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Now through October 30th Binder Park Zoo is asking for the community’s help to name its newest furry addition, a male Red Panda cub.   Binder Park Zoo’s animal care staff has come up with a list of five possible names for the cub. The choices and their translations are: Dagan, meaning grain of rice in Hebrew; Connolly meaning fierce in Gaelic; Reid meaning red-haired in Gaelic; Xu (pronounced “shoe”) meaning to snort in Chinese; and Di meaning younger brother in Chinese.

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Photo credits: Binder Park Zoo

This Red Panda birth is another success for Red panda Conservation.  Red Pandas are listed as an endangered species and Binder Park Zoo works with the Red Panda Species Survival Plan (SSP) to ensure the captive population remains genetically strong. Delilah is 5 years old and on loan to Binder Park Zoo from the Bronx Zoo as she was genetically matched to breed with Binder’s 8 year old male, Fagen.  Currently, Flynn, Delilah’s male cub that was born at Binder Park Zoo in June of 2010, is on exhibit while Delilah and her new cub get better acquainted.

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Baby Tree 'Roo Is Popping out of the Pouch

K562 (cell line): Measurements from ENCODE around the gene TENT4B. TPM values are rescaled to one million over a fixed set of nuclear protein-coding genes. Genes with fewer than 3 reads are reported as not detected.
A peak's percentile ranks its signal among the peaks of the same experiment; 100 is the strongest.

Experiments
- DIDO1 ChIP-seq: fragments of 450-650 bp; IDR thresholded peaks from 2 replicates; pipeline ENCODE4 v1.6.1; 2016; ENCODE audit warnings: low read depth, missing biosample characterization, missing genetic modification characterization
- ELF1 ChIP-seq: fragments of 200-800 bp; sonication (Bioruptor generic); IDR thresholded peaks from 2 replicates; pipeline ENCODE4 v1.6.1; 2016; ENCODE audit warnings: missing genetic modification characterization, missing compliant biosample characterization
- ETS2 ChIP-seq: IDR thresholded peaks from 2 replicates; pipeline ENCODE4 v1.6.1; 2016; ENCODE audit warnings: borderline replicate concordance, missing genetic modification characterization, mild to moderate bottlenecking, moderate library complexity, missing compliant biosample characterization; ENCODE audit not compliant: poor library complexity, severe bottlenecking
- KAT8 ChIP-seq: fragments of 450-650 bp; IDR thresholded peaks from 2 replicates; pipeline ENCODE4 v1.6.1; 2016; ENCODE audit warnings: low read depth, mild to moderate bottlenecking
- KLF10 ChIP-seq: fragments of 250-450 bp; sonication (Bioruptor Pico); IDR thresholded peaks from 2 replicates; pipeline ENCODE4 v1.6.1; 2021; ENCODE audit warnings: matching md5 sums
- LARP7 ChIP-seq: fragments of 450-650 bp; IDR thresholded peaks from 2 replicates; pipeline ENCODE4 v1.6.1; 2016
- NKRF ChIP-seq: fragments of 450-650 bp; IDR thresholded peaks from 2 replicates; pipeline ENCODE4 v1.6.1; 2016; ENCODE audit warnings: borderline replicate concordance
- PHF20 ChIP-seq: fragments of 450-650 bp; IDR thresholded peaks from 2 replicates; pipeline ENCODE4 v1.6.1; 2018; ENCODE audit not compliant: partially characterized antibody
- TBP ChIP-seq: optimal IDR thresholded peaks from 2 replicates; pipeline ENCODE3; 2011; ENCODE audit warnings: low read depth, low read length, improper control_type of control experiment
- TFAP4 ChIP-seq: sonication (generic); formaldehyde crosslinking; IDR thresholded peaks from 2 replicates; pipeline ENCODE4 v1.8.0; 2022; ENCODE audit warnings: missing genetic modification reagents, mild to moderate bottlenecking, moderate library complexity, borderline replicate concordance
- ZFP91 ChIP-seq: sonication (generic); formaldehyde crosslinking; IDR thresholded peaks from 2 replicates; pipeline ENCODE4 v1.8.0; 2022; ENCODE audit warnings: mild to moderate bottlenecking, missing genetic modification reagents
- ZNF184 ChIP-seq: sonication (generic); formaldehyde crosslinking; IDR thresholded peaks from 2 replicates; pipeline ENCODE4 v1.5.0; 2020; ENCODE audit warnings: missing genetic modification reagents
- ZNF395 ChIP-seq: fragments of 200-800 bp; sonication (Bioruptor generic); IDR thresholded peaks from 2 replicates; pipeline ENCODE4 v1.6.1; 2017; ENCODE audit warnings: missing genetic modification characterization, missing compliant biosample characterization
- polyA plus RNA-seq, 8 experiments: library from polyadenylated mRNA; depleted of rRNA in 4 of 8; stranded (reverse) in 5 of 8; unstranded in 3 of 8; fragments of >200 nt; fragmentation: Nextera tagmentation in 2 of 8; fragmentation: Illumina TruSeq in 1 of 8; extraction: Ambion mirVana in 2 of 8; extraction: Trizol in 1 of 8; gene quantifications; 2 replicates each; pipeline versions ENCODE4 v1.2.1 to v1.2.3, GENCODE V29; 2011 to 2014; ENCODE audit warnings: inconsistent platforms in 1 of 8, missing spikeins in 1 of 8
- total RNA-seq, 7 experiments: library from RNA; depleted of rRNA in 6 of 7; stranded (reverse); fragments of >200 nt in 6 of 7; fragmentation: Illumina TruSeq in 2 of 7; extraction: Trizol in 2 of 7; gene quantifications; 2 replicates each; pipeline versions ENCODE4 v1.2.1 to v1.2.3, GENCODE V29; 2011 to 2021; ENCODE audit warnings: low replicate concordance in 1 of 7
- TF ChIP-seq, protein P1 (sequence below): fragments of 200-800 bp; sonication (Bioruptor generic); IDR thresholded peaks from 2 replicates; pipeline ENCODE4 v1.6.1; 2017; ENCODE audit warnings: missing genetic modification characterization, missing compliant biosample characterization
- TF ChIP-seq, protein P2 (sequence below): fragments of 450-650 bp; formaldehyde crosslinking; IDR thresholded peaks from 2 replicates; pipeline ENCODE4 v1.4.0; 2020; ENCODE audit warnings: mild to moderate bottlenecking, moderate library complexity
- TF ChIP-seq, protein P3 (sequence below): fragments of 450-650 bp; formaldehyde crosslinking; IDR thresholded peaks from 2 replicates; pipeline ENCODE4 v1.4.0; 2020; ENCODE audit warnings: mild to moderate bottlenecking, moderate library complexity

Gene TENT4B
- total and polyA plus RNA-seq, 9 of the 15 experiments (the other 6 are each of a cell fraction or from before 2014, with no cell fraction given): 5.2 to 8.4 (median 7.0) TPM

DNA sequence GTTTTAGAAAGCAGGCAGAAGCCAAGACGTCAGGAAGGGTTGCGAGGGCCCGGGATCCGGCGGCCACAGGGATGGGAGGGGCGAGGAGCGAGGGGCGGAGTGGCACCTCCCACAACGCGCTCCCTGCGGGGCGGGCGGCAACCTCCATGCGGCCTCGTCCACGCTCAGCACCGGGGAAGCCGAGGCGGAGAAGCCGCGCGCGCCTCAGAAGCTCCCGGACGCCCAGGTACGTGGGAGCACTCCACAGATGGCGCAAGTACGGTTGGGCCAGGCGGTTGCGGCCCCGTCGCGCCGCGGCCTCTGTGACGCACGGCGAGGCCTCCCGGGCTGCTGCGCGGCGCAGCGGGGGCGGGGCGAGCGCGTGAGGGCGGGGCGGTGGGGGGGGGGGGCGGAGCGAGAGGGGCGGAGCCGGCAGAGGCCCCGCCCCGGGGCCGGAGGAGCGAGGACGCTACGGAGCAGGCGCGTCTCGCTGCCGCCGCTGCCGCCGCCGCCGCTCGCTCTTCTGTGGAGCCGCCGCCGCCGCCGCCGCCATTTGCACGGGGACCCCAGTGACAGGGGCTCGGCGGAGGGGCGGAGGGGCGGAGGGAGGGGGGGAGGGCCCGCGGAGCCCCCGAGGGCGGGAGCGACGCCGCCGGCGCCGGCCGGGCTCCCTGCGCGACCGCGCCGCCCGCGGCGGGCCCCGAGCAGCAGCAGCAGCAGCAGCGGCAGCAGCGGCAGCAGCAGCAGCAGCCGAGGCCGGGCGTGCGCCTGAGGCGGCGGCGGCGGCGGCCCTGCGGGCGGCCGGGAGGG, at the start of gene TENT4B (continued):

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Woodland Park Zoo's Matschie’s Tree Kangaroo joey is growing up fast, so here are some new photos and video to fill you in on how it is getting along in its behind-the-scenes exhibit. Now eight months old, the joey has begun to leave its mother’s pouch for short bursts, doing a little exploring and then retreating back to the pouch for naps. Keepers do not know the sex of the joey yet so for now he or she remains nameless. The joey is mostly eating leaves but also munches on greens including kale, romaine and celery. Mother "Elanna" is not so great at sharing, so the joey has learned to go after the food it wants for itself.

Follow Matschie's progress and other Woodland Park Zoo babies on their outstanding blog.

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Photo credits (from top): Ryan Hawk/Woodland Park Zoo, Dennis Dow/Woodland Park Zoo, Dennis Dow/Woodland Park Zoo



Video credits: Footage from keepercam, produced by Ryan Hawk/Woodland Park Zoo

Elanna and joey are in a behind the scenes exhibit to give them the quiet and comfort this sensitive species requires, especially since Elanna is a first time mother. The Woodland Park Zoo is using cameras and students are assisting with observations so they can study the interactions between the mother and joey and keep a close eye on their progress.

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Single Snowy Owlet Hatched at Woodland Park Zoo

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Snow is in the forecast at Woodland Park Zoo in Seattle, WA, with the hatching of a Snowy Owl chick on June 13!  The chick marks the first offspring between the mom, estimated to be 22 years old, and the father, 14 years old. It's gender has not been determined.